Story by Nicole Ginley-Hidinger

Photos by Kathryn Boyd-Batstone

In Country Bakery, the scent of baked goods drifts out of the kitchen where all sorts of treats—cookies, pies, cinnamon rolls, bread—line the shelves. Located in a plain white house in Halsey, Oregon, the bakery is surrounded by farms. Across from the kitchen, there is a gift shop offering pictures, potholders, and other handmade goods. Above the counter, a blue bumper sticker hangs on a dry-erase board: “Jesus Christ, Hope of the World.”

At the cash register stands bakery owner Loretta Birky, who also lives in the house. Dressed in a long-sleeved, light blue dress with a knit white hat covering the back of her head, Birky greets every visitor with a smile. In between taking pies out of the oven and restocking the shelves, Birky chats with her customers. They talk about each other’s families, careers, and faiths. For Birky, who is a Mennonite, religion greatly influences her work in the bakery. The bumper sticker hanging over the counter represents Birky’s faith in her religion, but it is her baking that Birky says truly shows her devotion to God.

She believes in living simply, a philosophy common to her fellow Mennonites. Rose Marie Barber, Birky’s pastor at Eugene Mennonite Church, says in her congregation, “You find a lot of service, a lot more thinking that we are here for other people and not necessarily for ourselves.” Birky applies that principle to her job as a baker. “I am a believer in the Lord and the baking is a way to talk about my faith and who Jesus is,” she says.

Country Bakery opened 18 years ago as a hobby for Birky, who previously taught school. Now full time at the bakery, she makes pies, cakes, and cookies all week and then wakes up long before the sun rises on the two days the bakery opens (Friday and Saturday) to prepare the doughnuts and other small goods that run out quickly.

On those days, Birky’s home transforms into a bakery. She stocks the racks, bags the cookies, and lines up the loaves of bread in preparation for the continuous stream of customers. On some days, an entire local sports team might pop by. One weekend, more than a hundred motorcycle bikers stopped in for a mid-ride snack.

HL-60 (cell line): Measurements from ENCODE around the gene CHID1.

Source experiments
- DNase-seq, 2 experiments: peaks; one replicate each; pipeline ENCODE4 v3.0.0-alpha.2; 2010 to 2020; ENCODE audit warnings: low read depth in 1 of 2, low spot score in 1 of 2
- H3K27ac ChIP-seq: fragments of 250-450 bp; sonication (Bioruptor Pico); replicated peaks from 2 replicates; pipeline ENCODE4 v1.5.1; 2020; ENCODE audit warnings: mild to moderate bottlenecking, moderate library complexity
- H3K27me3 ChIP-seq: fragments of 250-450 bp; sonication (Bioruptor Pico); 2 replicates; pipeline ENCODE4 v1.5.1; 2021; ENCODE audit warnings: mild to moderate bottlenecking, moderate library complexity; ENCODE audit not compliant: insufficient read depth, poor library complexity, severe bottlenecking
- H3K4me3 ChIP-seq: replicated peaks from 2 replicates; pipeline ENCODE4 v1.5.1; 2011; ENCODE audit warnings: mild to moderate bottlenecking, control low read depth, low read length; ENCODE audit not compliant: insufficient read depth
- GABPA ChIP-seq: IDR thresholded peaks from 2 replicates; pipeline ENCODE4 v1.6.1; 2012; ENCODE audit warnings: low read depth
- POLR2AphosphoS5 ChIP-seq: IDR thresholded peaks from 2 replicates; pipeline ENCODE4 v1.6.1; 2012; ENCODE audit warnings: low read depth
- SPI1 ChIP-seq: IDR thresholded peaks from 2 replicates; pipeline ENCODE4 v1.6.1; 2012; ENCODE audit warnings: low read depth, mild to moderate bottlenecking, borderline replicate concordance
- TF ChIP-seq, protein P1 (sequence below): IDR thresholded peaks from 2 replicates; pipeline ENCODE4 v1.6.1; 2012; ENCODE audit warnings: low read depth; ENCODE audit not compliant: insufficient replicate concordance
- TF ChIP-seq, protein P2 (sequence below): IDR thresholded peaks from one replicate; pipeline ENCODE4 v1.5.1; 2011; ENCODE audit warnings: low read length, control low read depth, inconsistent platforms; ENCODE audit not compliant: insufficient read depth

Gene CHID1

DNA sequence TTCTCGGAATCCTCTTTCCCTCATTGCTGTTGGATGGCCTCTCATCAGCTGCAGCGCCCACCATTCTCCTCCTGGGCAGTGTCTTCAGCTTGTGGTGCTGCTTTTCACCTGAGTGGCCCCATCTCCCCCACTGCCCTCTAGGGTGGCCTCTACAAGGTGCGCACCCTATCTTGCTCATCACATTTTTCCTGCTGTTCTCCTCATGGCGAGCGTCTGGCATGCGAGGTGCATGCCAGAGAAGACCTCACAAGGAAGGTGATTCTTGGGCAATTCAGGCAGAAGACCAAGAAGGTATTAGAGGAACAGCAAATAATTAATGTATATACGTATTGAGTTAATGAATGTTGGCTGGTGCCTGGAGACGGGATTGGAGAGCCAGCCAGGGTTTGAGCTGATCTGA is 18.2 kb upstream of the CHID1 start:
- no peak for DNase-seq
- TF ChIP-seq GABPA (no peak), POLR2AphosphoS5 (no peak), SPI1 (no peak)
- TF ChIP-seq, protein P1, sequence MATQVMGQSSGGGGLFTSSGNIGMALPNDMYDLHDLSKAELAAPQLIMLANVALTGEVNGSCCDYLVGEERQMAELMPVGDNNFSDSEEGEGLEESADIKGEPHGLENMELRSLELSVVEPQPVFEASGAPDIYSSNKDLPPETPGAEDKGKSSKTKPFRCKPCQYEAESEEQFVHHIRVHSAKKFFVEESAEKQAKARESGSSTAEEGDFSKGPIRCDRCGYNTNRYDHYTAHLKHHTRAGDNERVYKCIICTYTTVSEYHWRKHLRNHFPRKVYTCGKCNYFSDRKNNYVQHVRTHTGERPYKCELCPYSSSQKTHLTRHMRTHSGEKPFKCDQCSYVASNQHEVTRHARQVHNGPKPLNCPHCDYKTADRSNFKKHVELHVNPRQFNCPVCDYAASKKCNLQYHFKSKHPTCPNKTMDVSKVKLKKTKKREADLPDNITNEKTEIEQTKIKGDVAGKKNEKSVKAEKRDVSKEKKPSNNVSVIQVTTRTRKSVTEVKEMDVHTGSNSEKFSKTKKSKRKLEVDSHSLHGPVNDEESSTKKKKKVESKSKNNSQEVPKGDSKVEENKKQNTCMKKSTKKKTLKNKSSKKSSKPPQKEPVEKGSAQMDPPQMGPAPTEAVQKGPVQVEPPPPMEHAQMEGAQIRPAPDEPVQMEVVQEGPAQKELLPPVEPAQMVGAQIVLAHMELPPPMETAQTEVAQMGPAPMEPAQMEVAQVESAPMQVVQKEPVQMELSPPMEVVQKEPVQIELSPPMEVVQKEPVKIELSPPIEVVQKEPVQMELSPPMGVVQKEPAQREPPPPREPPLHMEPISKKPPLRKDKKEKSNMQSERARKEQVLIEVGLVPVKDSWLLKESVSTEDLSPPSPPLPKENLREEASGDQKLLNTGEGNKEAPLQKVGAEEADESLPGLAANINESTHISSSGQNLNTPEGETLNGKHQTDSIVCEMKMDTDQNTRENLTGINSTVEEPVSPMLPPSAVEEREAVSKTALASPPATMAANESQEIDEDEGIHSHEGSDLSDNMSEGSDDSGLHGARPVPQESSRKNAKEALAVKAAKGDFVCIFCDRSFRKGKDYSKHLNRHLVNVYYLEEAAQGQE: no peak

“I’ve always wanted to work out of my home,” Birky says. “I got tired of going away to open those school doors and cold buildings.”

Now, Birky spends her time in a house constantly heated by the standard oven she uses to make all the bakery’s treats. Apart from a sign on her road, Birky doesn’t advertise Country Bakery. “I’m not a very good businesswoman as far as going out and pushing my product,” she says. Instead, news of the bakery spreads by word of mouth and with the help of a few articles published in local newspapers.

“I think if people come taste the food then they’ll know if they want it again,” Birky says. “They’ll come back and tell others, and that works pretty good.”

Birky gets her recipes from a variety of places, including the Betty Crocker Cookbook and The Miller Cookbook, sold in Country Bakery’s gift store and authored by her aunt and sister. “If it works for me I use it,” she says of her recipe choices.

Back in the warmth of the bakery, a customer asks if any Mennonite doughnuts are available. Unfortunately, Birky says, the doughnuts sold out earlier in the morning. The doughnuts aren’t actually “Mennonite.” “It’s not Mennonite food, but I know what they mean,” Birky explains.

Irene Walen, one of Birky’s regulars, drives up from her home in Eugene to buy Country Bakery goods as often as she can. This weekend, she brought a friend to show her how good Birky’s baking is. “Whenever I have company I stock up on her baking,” Walen says.

Knowing the food and the merchandise are made by Mennonites comforts Walen. “Some really nice people have made these gifts. It just kind of makes you feel old-fashioned.”

Birky is passionate about her religion; she is more than willing to talk about being a Mennonite with any customer that stops in. A Christian sect, Mennonites (named after Anabaptist religious leader Menno Simons) practice “believer’s baptism,” or baptizing adults instead of infants.

“[Early Mennonites] decided you should make your own choice to decide if you were going to follow Jesus,” says Pastor Barber, who’s dressed in a simple long-sleeved shirt with a scarf. Her casual outfit differs from Birky’s traditional clothing; Birky sews all her own clothes from a specific pattern commonly used by Mennonites that includes a two-layered front covering the chest and a collar. Unlike Barber, Birky also wears a head covering. “It’s a symbol to the people around us that we are following the word of God,” Birky says. “It shows our submission to man and that God has a plan for people.” When Birky first met Barber she was surprised at her pastor’s more casual attire. “She said, ‘You’re the pastor?” recalls Barber.

“Each Mennonite leader decides what the group’s non-conformity looks like,” she adds. “The emphasis is on community.”

Birky’s Country Bakery brings her community together; people travel from far outside rural Halsey to visit. As soon as customers enter the bakery, they’ll see a tapestry hung on a wall near the kitchen. It reads: “As for me and my house, we will serve the Lord.” That, Birky says, is what she tries to do every day: “Baking is something I can do and I don’t feel out of God’s will doing it.”

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